The objective of this study was to evaluate the extent of gabapentin misuse in a dually diagnosed correctional population, and to evaluate if this abuse is specific to the presence of an opioid use disorder (OUD). Two-hundred and fifty former inmates, living in a correctional community center, who were referred for a psychiatric evaluation, were asked, through a brief written questionnaire, whether or not they used the following drugs for non-medical use in the past: opiates, gabapentin, buproprion, quetiapine, and fluoxetine. The average age of this population was 37.2 ± 12.1 years (n = 250). Sixty-four percent were male, 72 % were white, 27 % were black, and 1 % was Hispanic. All patients had substance use disorders, the large majority (72 %) to more than one substance. Fifty-eight percent had an opioid use disorder, again mostly in combination with other drugs and/or alcohol. Depressive disorders and attention deficit hyperactivity disorder were the most common psychiatric conditions. Sixty-two percent of patients reported prescription drug misuse of any kind. As expected, a high percent (55 %) reported opiate misuse. No patient reported fluoxetine misuse. Sixteen percent reported having misused gabapentin in the past. Of patients with an opioid use disorder (OUD: n = 145), 26 % endorsed gabapentin abuse while only 4 % of patients without an OUD (n = 105) endorsed the non-medical use of gabapentin. This difference was highly statistically significant (Chi square χ2 = 21.6, p < 0.0001). A growing concern about gabapentin misuse was supported in this study: 26 percent of opiate addicted patients reported illegally obtaining, overusing, or malingering problems to obtain gabapentin. This study highlights the fact that gabapentin abuse appears specific to an opioid addicted population.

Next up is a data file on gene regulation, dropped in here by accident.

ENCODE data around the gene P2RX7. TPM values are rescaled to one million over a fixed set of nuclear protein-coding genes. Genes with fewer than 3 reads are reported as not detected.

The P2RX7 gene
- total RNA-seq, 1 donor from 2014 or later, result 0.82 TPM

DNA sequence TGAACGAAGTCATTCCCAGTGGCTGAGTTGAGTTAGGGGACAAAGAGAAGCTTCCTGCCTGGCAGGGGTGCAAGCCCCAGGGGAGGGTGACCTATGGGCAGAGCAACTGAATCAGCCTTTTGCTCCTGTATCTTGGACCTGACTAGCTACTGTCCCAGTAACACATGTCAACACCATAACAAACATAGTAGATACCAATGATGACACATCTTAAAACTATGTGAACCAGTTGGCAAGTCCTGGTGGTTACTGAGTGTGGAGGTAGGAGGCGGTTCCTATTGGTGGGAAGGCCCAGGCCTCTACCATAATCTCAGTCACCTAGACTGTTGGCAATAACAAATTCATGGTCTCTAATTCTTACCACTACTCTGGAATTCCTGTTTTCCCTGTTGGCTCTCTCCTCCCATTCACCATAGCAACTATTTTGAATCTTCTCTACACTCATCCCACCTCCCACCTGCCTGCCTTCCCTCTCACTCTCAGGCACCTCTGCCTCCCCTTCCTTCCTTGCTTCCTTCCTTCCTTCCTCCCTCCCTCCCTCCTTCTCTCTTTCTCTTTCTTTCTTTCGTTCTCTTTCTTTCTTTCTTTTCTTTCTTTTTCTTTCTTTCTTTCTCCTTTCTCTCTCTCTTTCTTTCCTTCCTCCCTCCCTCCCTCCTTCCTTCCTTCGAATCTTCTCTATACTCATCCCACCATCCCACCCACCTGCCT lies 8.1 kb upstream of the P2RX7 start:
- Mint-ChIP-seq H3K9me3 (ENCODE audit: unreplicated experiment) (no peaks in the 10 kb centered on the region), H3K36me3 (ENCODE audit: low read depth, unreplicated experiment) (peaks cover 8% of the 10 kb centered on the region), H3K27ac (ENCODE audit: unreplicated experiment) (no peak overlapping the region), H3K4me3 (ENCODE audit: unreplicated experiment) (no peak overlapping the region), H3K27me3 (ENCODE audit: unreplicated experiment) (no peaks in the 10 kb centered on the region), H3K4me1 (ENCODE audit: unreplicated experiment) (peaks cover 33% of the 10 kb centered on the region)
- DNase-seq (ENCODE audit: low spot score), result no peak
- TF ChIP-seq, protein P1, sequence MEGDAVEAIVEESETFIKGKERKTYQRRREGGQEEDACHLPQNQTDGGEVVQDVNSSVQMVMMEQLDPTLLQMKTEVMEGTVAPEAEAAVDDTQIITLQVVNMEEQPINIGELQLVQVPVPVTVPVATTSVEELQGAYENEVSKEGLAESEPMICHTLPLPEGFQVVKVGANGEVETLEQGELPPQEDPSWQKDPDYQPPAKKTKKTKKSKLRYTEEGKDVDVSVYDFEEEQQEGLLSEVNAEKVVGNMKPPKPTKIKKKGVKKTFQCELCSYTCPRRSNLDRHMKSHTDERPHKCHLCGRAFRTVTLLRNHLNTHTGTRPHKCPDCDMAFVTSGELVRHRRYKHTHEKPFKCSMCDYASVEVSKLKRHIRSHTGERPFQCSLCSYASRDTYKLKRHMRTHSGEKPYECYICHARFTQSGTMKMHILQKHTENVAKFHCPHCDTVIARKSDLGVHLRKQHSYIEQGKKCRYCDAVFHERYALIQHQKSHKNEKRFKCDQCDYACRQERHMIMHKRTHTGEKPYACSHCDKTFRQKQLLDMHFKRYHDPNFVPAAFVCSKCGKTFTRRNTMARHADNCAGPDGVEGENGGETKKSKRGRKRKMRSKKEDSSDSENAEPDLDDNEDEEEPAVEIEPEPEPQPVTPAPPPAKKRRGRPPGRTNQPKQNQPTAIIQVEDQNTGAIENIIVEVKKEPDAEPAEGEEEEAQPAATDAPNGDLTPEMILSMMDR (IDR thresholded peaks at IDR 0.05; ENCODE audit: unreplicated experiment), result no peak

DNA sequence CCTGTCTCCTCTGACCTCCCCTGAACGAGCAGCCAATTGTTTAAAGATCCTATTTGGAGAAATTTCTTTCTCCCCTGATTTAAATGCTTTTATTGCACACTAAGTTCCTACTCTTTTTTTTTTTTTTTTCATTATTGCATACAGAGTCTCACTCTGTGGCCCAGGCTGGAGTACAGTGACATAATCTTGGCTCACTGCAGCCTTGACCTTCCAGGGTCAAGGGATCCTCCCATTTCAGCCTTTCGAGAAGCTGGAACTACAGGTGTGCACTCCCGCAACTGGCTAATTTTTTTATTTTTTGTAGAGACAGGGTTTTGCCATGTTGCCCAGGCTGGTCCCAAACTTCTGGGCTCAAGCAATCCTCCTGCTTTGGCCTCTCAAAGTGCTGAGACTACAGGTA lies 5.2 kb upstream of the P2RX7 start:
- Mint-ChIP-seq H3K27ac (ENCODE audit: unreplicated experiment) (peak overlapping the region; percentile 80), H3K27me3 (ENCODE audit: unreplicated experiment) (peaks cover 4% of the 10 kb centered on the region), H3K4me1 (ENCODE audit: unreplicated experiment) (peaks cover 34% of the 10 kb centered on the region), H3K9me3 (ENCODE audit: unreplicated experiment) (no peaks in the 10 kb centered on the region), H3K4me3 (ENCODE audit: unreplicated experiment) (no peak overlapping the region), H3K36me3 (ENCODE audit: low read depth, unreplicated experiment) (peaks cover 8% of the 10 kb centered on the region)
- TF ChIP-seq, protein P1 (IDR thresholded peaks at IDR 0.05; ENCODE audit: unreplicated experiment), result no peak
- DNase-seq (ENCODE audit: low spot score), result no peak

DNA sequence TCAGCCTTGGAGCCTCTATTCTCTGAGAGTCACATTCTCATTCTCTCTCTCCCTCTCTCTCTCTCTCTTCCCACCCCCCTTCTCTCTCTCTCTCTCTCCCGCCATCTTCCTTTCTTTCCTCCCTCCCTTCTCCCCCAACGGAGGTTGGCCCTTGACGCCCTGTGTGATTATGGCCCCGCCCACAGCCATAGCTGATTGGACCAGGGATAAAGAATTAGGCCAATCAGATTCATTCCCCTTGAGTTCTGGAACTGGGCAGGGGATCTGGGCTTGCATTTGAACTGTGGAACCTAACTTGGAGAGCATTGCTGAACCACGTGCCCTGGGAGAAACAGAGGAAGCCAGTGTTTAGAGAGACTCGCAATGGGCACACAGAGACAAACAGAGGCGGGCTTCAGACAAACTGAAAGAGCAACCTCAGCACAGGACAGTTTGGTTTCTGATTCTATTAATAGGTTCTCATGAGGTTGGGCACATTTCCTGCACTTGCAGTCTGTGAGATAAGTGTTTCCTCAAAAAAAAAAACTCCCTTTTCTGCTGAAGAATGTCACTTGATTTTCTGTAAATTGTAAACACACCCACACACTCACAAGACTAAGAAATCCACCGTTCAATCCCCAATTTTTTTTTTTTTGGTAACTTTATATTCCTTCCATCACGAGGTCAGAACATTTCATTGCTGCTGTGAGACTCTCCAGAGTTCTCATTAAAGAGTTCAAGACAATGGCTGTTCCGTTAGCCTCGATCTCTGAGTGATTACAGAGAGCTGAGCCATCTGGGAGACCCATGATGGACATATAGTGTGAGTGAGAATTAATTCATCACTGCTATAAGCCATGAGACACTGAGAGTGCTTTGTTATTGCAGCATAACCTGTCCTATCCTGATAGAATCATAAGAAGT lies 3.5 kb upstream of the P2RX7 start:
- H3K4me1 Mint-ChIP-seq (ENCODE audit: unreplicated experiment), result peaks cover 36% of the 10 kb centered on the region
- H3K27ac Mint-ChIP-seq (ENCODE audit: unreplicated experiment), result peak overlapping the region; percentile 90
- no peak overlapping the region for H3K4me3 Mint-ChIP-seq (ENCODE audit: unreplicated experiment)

Psychiatric Quarterly – Springer Journals
Published: Feb 18, 2016
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